Hennepin Ave. stores plan to leave as city eliminates customer parking
It may well be the last Christmas shopping season for some businesses on South Hennepin Avenue if the city of Minneapolis follows through on plans to eliminate parking for customers for all practical purposes. The South Hennepin Reconstruction project would eliminate 92 percent of on-street parking spots that many of the more than 150 businesses in the area rely on, among other business-unfriendly features included on the city website.
Pedestrian facilities that improve safety and comfort for people walking
A two-way protected bikeway between Lake Street and Franklin Avenue to improve safety and access for people biking
Dedicated transit lanes for more efficient and reliable transit service
Two vehicle lanes, with left turn lanes at key intersections, to maintain mobility for people in cars
Parking/loading bays where feasible
Business owners recently told Fox-9 News the reconstruction as currently conceived between West 36th Street and Douglas Avenue leaves them little choice but to consider moving on.
[Cafe Meow owner Jessica] Burge claims she will be forced to move if a plan to do away with all the street parking in front of her business gets approved.
“We won’t be here on Hennepin anymore if the parking goes away. It’s just not a viable space for us,” said Burge.
If the precious parking spots disappear, Anthony Gulyard of One 21 Barbershop says his business will have to leave the area as well. The family-owned barber shop has been around for more than 20 years.
“I don’t feel like the city of Minneapolis cares about small businesses. That’s what it feels like to me. If they cared, then they would have taken our businesses into consideration when they were making these plans,” said Gulyard.
The Uptown Businesses and Citizens Against South Hennepin Reconstruction Proposed Design coalition has posted remarks from other business owners online on the impact of the project’s first phase from West 36th Street to Lake Street, painting a bleak picture for stores and shoppers. They argue the redesign would remake the route into an area to pass through rather than continuing as a commercial corridor.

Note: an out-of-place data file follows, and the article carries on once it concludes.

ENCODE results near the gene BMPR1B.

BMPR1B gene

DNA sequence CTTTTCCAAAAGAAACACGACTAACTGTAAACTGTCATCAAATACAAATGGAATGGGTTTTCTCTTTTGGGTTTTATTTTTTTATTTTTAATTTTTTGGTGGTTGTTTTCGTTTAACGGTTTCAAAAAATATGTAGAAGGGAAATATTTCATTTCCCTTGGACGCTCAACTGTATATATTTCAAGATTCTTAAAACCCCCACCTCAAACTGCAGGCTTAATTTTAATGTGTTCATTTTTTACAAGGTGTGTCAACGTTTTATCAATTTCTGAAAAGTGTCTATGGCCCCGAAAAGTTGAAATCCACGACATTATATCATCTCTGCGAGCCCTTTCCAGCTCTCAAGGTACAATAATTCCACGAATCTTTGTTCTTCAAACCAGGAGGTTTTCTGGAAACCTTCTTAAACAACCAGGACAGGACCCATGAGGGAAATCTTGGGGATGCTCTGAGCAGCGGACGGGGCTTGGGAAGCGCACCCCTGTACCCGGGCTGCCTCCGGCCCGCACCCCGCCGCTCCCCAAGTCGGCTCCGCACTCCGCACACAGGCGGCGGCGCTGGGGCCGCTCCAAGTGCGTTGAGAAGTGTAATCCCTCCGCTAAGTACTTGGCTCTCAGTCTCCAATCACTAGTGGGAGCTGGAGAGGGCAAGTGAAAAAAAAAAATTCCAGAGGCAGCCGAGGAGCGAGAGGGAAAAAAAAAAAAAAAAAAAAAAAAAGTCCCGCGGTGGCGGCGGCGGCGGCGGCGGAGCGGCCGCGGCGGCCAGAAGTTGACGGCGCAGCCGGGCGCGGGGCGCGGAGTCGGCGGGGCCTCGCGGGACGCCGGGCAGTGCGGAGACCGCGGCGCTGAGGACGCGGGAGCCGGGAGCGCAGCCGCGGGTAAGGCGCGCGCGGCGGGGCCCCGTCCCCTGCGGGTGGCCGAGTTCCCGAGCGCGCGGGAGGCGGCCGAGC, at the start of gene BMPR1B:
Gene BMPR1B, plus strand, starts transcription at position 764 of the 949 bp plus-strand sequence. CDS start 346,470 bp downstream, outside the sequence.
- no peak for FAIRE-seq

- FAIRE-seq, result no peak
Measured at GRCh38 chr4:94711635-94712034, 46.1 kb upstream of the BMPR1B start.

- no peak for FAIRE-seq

Magers & Quinn Booksellers: As store vacancies on our street grow in number, and remain year after year, we continue to struggle with the redesign and worry about what the future of Uptown retail business will look like.
Dunn Brothers Coffee: The Hennepin Avenue construction project may be one of the projects for business I have witnessed. There was and is no benefit to this project.
Kitchen Window: Our store foot traffic is down over 30%. The elimination of convenient on-street parking has severely impacted customers’ willingness to stop by and quickly pick up an item or two.
The coalition also points out numerous other issues with the proposed reconstruction, which critics say fails to take into account changes coming our way from the pandemic.
This design doesn’t acknowledge the pandemic has also changed how many retailers work. Many of them have embraced online channels, resulting in more need for FedEx pickup/dropoff, DoorDash, etc. This design completely ignores the newly emerging importance of logistics to making small retail work in a world where one has to have as many revenue channels as possible to compete against corporations like Amazon, Target, Wal-mart, etc to survive. And of course, it doesn’t acknowledge the importance of parking in the customer experience and how customers decide where to shop.
All this in an area still struggling to pick up following the riots and unrest after the death of George Floyd. What’s more, businesses face increased costs, thanks to city assessments to finance a project that threatens their viability. Yet from all indications, the plan appears to be full steam ahead, moving toward City Council final approval early next year.
For one business owner who shared his story on the coalition’s website, however, a previous construction project on Hennepin Avenue turned out to be the nudge he needed.
Sport Resource Group: It drove our business out of Uptown (and Minneapolis) and did the same with several business neighbors of ours. We are now located in business-friendly Edina and couldn’t be happier.